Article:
Mikhail Gorbachev Bio
Claim to Fame: General Secretary of the Soviet Union from 1985-1991; Nobel Peace Prize Winner
DOB: March 3, 1931
Diabetes Type: Type 2
Mikhail Gorbachev is one of the most influential political leaders in history. He was born on March 3, 1931 in Privolnoye, part of the agricultural region of Stavropol in the Soviet Union. Growing up, he operated the combine machines on collective farms. He was just a boy when German soldiers occupied his hometown during World War II, and the experience clearly left a lasting impression on him. Some years later, Gorbachev left his collective farm and went to study at Moscow University, where he graduated with a law degree in 1955.
During his time as a student, he became a very active member of the Communist Party of the Soviet Union and also married Raisa Titorenko. After he finished school, his work with communist youth led to his appointment as First Secretary of the Komsomol (Communist Youth Organization) Territorial Committee. His term there impressed Yuri Andropov, head of the KGB (Committee for State Security) and future Soviet Premier, who helped Gorbachev advance his career. In 1960, Gorbachev was the top Komsomol official in Stavropol and the following year he was sent as a delegate to the 22nd Communist Party Congress in Moscow. He spent the rest of the 1960s working his way up through the Communist Party and furthering his education in agronomy and economics.
By 1971, Mikhail Gorbachev became a member of the Communist Party Central Committee. In 1978, he became First Secretary of the Stavropol Territorial Committee, where he dealt with conservation, youth policy, and foreign affairs. His career went even further in 1980, when he became the youngest man in the Soviet Poltiburo, the highest authority in the country. After the death of Konstantin Chernenko in 1985, Gorbachev was elected to take his place as the General Secretary of the Communist Party.
Upon achieving the highest office in the nation, Gorbachev set out to reform society and adopt a more democratic approach. He introduced the policies of glasnost and perestroika, meaning "openness" and "restructuring," respectively. This was a far cry from the totalitarianism of Stalin in the 1930s and '40s and it frightened many of the more conservative elements in the government. He heralded liberalizing economic, political, and cultural reforms with the goal of making the Soviet economy more efficient. He permitted unprecedented expression of freedom, pressed for democratization in the Soviet Union, permitted free elections, and ended the disastrous military involvement in Afghanistan. He met with President Reagan in 1987 to sign an Intermediate Nuclear Forces arms limitation treaty. Gorbachev made it clear that he would no longer interfere in the domestic policies of other countries, and in 1990 he withdrew Soviet troops from all Eastern European countries.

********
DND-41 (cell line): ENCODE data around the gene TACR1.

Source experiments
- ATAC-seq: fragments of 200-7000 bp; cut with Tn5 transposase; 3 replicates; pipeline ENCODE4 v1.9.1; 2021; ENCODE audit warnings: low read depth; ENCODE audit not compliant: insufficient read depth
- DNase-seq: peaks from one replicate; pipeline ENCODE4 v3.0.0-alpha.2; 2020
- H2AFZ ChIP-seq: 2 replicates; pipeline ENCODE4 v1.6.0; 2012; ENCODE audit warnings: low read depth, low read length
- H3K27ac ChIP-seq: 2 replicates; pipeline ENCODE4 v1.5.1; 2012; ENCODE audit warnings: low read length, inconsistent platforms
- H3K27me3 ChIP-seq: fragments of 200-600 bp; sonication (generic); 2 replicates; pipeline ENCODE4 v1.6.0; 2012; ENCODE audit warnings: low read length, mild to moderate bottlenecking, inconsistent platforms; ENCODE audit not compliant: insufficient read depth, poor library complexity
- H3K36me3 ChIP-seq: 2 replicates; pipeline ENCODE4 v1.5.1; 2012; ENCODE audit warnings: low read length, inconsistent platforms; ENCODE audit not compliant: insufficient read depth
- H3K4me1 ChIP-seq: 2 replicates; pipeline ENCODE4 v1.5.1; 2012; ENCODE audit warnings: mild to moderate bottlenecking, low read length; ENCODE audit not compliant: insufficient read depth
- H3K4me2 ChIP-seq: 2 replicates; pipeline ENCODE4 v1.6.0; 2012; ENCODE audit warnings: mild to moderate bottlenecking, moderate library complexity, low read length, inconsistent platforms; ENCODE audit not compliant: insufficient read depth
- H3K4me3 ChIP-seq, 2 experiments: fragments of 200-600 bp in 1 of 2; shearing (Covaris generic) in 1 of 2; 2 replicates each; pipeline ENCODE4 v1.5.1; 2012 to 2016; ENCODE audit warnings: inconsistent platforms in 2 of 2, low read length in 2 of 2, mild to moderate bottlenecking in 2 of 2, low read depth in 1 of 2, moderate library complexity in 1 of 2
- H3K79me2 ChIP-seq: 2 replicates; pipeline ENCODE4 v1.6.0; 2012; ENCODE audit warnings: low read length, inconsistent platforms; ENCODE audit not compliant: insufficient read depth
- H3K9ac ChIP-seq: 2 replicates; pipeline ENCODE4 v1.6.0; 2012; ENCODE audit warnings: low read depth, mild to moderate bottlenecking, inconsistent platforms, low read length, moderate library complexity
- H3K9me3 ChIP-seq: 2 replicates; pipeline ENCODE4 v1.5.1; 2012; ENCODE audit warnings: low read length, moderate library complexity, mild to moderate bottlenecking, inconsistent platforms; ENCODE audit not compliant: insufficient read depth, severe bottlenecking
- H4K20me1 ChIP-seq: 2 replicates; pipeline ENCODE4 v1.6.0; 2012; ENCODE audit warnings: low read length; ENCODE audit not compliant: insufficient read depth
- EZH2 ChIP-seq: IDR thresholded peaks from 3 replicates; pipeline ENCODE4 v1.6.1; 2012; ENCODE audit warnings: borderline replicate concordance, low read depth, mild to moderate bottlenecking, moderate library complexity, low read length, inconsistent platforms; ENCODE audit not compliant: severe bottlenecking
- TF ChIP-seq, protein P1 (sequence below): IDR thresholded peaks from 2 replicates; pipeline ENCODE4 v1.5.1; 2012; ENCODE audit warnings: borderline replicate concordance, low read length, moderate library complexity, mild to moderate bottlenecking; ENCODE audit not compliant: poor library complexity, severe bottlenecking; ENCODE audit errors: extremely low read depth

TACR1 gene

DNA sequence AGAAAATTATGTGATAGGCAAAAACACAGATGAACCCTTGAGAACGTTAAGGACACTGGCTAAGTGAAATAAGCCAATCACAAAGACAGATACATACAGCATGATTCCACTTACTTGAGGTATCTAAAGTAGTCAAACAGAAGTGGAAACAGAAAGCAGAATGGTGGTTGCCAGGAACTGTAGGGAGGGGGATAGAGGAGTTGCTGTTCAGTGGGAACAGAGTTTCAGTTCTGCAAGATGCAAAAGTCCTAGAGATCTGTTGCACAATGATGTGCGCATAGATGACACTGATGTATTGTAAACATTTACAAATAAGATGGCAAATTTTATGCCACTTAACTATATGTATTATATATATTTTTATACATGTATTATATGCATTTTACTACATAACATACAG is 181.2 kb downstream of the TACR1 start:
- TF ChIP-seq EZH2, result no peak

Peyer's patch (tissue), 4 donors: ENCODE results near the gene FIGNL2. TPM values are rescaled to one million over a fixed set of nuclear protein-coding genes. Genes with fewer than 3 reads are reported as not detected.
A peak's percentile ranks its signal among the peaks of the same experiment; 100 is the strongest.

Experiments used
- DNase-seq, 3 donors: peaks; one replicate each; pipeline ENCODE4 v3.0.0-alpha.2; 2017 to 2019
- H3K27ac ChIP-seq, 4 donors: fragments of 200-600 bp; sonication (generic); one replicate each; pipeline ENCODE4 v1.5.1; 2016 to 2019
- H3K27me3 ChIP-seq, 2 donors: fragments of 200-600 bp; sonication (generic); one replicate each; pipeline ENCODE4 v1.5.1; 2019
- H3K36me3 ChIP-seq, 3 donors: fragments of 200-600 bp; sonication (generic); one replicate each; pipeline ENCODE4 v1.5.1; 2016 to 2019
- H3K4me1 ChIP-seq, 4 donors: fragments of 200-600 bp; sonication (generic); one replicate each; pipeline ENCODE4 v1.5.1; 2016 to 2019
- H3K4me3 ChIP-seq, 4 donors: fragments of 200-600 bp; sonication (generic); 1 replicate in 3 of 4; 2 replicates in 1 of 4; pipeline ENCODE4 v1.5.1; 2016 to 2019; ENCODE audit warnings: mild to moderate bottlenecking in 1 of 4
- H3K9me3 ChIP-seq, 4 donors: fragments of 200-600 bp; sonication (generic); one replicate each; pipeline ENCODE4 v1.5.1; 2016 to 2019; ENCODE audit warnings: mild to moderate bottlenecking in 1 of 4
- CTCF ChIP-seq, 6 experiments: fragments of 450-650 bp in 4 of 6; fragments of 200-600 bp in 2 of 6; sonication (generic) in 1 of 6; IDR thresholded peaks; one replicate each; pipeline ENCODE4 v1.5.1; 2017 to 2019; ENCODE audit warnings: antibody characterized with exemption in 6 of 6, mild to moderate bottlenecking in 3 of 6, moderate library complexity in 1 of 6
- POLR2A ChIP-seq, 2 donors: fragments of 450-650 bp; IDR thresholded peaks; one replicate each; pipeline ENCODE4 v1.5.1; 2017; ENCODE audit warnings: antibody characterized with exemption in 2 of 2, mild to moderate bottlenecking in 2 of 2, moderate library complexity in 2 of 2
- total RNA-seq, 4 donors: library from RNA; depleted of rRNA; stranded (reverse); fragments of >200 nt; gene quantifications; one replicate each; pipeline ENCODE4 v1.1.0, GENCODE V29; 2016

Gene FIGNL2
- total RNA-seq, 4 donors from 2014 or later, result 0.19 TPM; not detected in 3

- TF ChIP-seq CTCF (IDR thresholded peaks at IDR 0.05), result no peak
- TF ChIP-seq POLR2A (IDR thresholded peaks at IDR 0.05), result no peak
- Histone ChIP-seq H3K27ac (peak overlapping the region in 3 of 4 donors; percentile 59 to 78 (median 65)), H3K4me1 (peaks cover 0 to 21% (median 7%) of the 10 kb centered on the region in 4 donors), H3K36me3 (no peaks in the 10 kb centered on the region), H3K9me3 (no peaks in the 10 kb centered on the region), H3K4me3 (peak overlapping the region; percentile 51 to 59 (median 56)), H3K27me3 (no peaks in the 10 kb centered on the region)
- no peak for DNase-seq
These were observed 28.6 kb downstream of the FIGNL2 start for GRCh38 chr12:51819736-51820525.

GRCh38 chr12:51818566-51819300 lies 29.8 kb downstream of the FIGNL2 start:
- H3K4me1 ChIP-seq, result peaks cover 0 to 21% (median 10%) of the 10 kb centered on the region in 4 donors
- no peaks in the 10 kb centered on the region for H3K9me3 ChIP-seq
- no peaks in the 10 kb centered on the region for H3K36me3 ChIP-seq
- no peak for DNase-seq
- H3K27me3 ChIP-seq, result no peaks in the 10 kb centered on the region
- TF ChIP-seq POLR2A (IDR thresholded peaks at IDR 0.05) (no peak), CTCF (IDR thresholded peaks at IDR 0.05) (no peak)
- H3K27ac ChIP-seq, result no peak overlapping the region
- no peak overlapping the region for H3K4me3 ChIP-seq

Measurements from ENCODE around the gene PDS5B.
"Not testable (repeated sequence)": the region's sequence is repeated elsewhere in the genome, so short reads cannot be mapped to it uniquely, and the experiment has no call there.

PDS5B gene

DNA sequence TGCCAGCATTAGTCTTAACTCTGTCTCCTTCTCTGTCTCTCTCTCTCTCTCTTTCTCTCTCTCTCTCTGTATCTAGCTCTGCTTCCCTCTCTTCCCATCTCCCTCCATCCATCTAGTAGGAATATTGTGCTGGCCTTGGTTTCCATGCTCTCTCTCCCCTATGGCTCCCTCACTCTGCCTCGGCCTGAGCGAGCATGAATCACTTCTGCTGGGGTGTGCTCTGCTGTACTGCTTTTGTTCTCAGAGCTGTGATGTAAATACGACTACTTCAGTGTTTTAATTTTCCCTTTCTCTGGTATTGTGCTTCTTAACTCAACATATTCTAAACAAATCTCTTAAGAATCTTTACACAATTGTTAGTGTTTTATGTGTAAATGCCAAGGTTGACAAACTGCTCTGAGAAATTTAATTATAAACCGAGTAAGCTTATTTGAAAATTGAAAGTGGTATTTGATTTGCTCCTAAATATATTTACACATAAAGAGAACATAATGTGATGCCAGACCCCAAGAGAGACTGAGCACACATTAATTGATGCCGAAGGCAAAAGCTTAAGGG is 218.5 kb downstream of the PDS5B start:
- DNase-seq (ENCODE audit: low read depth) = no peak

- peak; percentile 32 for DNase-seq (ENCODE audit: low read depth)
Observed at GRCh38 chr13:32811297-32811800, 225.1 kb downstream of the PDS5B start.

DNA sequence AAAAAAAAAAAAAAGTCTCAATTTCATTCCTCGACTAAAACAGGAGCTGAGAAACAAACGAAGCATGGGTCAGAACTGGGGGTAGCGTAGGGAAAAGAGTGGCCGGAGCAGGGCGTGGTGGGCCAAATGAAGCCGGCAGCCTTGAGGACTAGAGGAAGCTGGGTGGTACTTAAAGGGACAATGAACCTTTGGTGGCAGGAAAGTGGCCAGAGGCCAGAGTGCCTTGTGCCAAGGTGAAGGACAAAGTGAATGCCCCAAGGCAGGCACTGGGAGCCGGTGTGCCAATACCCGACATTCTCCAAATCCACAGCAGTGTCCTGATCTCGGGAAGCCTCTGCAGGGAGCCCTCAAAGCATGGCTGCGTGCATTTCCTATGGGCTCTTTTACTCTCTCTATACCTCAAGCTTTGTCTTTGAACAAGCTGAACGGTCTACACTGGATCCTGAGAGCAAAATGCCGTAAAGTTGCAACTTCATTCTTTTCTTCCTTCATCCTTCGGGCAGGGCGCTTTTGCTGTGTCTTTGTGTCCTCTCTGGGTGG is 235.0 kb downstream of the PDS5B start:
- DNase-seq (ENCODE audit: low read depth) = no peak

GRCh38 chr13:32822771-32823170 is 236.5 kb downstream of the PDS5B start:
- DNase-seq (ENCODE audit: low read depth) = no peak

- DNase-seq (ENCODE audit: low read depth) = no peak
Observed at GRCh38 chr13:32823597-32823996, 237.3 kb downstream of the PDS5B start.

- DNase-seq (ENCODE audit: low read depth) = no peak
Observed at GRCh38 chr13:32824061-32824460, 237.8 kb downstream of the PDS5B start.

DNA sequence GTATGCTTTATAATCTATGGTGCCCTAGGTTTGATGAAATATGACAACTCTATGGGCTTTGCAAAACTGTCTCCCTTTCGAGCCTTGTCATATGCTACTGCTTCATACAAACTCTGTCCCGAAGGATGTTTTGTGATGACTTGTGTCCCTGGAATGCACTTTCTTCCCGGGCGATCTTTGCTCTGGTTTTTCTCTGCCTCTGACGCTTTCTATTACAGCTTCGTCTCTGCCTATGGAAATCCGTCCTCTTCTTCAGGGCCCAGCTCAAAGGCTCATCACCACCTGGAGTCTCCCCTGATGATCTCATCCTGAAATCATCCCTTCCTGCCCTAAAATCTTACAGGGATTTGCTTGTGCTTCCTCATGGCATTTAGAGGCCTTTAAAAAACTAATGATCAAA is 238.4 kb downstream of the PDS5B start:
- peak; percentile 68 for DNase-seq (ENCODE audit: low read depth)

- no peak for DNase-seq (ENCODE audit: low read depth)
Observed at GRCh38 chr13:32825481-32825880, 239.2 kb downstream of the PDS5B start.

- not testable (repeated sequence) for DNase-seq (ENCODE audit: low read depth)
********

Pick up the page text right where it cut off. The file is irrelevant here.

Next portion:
Gorbachev's attempts at reform, his conferences with President Reagan, and his reorientation of Soviet strategic aims contributed to the end of the Cold War, ended the political supremacy of the Communist Party, and led to the dissolution of the Soviet Union. For this work, he was awarded the Nobel Peace Prize in 1990. After surviving an attempted coup from conservative Communists who feared he was going too far, Gorbachev resigned as General Secretary on Christmas Day 1991. He currently runs the Independent Democratic Party, which he founded with billionaire Alexandar Lebedev and continues to advocate for private ownership and non-violent resolutions of conflict. He was diagnosed with type 2 diabetes, which he manages with diet, exercise, and medications.
Three Kings Bread Lime Curried Chicken New York Strips with Orange and Oregano Independence Day Parfaits Hot Buffalo Chicken Tenders Cilantro and Lime Butter English Muffin Bread Strawberry-Topped Cheesecake Romaine Salad with Lemon-Parmesan Dressing Split Pea and Rice Soup
As I mentioned in an earlier post, one of the benefits that made it cost-effective for me to go with the real healthcare (HSA) plan rather than the phony (HRA) plan is that my company is now covering "preventative" medicines at $0 copay. The formulary for these, as stated by CVS/Caremark (my pharmacy benefits provider), covers all test strips, lancets, and control solutions. I dutifully get my doctor to write up prescriptions for all of my testing needs, submit...